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Susan Marshall (born October 17, 1958) is an American choreographer and dancer. She formed the dance collective Susan Marshall & Company in 1982, working initially with dancers Arthur Armijo, David Dorfman, Jackie Goodrich, and David Landis.

Starting at Emanu-El Midtown YM-YWHA and PS 122, Susan Marshall & Company moved to Dance Theater Workshop in New York City for two- and three-week seasons in 1986 and 1987 respectively, during the second one of which her dance Kiss was performed, which remains in repertory with other groups. The company began touring in 1987, and the next year Brooklyn Academy of Musicmarker commissioned Interior with Seven Figures for its Next Wave Festival. An association with composer Philip Glass began in 1994 when Marshall used his music for a dance Fields of View, and in 1996 she collaborated with him on his dance-opera Les Enfants Terribles. Susan Marshall & Company has performed at the Edinburgh International Festival, the Spoleto Festival, Vienna Tanz, Brooklyn Academy of Music, and Marshall has created dances for the Lyon Opera Ballet, the Frankfurt Ballet, the Boston Ballet, and Montreal Danse.

In her artistic statement, Marshall states,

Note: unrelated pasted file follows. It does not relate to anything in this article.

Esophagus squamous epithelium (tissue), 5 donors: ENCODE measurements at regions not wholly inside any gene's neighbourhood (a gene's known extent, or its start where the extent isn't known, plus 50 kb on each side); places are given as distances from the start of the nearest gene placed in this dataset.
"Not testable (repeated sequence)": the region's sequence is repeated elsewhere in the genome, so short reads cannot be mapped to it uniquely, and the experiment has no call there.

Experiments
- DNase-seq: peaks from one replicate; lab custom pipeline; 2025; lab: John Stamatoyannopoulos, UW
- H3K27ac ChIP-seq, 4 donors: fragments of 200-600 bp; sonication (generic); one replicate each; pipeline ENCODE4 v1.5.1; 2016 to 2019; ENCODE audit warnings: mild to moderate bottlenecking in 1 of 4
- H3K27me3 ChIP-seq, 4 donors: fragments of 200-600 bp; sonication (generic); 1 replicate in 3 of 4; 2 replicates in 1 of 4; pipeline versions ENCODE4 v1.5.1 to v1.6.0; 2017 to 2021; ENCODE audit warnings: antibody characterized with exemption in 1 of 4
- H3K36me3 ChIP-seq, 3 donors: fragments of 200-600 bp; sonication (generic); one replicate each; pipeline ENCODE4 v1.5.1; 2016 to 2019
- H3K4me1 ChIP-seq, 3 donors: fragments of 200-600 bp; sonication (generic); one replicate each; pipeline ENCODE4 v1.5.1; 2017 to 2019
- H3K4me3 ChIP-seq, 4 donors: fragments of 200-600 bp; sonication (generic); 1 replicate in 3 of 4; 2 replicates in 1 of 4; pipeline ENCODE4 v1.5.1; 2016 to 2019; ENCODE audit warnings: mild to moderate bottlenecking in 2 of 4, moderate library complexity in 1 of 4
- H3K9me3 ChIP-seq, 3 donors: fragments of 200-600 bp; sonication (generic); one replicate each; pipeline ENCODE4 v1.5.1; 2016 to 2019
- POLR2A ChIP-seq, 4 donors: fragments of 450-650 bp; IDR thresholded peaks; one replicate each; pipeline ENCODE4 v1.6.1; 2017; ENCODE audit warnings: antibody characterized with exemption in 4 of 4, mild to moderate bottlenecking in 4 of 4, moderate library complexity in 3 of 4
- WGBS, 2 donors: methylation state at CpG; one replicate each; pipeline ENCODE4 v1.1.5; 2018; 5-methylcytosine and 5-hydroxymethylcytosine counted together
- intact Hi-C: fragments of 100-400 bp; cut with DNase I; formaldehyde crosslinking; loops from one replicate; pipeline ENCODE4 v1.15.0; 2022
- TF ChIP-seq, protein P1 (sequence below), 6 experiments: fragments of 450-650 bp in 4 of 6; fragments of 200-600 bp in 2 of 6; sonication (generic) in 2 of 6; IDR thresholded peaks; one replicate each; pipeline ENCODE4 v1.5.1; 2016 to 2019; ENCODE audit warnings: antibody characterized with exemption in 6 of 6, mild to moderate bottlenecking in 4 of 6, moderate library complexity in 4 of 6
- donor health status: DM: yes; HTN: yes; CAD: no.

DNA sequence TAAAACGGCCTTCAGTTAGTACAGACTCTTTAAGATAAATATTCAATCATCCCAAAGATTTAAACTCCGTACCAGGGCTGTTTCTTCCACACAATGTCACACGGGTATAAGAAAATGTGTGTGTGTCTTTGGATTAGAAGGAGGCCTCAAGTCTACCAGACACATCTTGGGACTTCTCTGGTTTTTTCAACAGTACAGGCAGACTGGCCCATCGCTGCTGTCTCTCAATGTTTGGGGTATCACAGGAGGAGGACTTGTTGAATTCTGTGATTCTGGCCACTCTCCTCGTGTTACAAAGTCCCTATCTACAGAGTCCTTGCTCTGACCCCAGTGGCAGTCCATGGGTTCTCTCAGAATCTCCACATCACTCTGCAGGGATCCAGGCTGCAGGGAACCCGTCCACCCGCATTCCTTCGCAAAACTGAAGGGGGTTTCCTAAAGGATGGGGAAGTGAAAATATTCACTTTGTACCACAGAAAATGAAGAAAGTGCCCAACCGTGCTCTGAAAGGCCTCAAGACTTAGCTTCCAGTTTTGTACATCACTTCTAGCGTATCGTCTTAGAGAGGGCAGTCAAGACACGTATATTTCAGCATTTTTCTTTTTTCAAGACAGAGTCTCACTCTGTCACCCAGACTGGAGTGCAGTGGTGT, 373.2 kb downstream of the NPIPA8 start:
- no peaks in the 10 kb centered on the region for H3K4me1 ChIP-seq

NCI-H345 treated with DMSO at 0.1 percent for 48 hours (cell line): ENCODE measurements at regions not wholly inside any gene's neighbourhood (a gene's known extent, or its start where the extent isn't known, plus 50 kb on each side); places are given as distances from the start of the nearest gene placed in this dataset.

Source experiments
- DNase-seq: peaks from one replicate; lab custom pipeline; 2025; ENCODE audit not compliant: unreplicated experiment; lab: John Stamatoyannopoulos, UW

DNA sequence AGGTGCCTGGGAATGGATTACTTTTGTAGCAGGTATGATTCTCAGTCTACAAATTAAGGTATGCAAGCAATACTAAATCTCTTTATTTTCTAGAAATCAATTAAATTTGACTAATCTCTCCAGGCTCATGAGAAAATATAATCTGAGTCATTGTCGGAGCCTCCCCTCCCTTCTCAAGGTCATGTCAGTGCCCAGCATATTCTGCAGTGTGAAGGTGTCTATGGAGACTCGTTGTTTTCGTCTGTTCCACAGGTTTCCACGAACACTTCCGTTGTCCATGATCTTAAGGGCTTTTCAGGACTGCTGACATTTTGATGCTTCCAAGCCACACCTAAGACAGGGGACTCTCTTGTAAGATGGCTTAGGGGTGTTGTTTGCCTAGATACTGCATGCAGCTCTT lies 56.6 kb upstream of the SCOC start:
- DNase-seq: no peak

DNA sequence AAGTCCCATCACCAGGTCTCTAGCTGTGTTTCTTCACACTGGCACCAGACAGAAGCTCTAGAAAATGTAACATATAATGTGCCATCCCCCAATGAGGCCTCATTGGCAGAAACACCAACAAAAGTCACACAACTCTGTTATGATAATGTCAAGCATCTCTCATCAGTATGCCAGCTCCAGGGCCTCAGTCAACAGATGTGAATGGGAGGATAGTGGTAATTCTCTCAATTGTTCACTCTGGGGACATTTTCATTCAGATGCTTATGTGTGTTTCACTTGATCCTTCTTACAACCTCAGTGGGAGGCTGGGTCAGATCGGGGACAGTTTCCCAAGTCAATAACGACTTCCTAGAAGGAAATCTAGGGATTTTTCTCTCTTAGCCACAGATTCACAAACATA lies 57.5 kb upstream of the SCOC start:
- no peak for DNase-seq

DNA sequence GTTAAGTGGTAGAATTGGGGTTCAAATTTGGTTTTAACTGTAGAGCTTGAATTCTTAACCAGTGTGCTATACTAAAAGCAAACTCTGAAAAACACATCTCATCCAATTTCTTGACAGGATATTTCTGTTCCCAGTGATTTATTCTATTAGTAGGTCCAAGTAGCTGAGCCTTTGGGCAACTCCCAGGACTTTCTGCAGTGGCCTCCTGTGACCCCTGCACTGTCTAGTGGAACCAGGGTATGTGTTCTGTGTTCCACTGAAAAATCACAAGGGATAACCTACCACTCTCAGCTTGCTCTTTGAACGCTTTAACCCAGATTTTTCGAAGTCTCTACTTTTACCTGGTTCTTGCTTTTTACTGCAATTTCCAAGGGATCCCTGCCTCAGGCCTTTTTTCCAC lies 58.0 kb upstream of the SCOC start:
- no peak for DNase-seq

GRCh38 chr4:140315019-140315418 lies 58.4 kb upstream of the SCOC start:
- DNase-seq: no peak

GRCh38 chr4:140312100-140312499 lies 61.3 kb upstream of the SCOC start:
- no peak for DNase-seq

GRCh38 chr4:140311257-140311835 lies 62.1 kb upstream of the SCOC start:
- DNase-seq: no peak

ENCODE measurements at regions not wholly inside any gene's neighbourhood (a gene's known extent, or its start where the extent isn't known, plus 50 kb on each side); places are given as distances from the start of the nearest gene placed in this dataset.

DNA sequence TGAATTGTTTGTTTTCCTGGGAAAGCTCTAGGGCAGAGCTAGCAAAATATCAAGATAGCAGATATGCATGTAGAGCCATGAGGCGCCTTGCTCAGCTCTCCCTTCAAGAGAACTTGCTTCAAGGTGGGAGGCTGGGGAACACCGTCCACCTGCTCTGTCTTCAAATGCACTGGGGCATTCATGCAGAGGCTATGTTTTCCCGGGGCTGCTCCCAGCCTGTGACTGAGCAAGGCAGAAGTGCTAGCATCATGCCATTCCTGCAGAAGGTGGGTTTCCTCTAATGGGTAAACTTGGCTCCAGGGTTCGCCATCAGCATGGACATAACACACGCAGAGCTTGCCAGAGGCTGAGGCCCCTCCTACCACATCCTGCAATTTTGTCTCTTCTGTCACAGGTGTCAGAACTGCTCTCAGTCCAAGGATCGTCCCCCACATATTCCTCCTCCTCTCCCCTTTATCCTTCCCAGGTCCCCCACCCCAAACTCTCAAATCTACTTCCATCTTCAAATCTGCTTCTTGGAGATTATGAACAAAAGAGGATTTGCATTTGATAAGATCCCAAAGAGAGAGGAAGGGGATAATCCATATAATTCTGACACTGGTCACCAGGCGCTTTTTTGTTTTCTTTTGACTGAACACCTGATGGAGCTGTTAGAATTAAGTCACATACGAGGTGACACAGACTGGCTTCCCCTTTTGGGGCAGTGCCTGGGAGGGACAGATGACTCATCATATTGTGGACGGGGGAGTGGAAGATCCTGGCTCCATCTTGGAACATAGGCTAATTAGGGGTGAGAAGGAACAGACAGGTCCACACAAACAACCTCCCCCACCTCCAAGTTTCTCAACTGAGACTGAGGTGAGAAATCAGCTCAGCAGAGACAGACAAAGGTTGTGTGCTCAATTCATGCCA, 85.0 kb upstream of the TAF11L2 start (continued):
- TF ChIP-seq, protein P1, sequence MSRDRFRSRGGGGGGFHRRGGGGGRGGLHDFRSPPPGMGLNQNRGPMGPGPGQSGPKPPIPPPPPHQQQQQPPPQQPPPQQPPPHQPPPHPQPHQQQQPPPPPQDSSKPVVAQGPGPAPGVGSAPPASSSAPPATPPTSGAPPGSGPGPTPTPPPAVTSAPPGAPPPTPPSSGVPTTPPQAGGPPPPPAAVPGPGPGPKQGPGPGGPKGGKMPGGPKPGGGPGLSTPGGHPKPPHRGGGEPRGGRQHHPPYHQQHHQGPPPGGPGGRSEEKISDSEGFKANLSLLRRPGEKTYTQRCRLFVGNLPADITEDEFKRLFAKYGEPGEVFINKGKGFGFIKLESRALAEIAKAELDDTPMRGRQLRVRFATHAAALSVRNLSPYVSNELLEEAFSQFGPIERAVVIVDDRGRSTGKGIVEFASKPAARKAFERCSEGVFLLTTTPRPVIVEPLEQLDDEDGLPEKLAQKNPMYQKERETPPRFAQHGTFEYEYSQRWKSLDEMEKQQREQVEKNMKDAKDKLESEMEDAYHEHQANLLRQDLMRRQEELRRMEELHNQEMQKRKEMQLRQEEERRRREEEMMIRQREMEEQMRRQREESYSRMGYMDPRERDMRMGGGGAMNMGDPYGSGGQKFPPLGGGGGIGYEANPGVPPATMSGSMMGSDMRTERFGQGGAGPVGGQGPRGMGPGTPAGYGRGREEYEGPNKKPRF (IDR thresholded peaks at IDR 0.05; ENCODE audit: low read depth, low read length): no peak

My dances reflect my interest in all kinds of human movement and the way in which much of the information that we share with each other about ourselves in our daily lives is not expressed through words but revealed through subtle gestures and physical communications -- all of which we understand with great speed and emotion. I am fascinated by this world of unacknowledged knowledge that runs parallel to our world of articulated thoughts and actions. It is a world filled with undeniable truths immersed in great mystery...
In making my dances, I often draw directly from movements found in our daily lives: an embrace, a touch, a turn of the head, simple walking and running. This familiar vocabulary has the ability to communicate swiftly and clearly. I am interested in using such movements in their natural form, and not in a stylized way, because I believe that, unadorned, these movements can communicate the depth of our lives.

In 2000, Marshall was the recipient of a MacArthur "Genius" Award.


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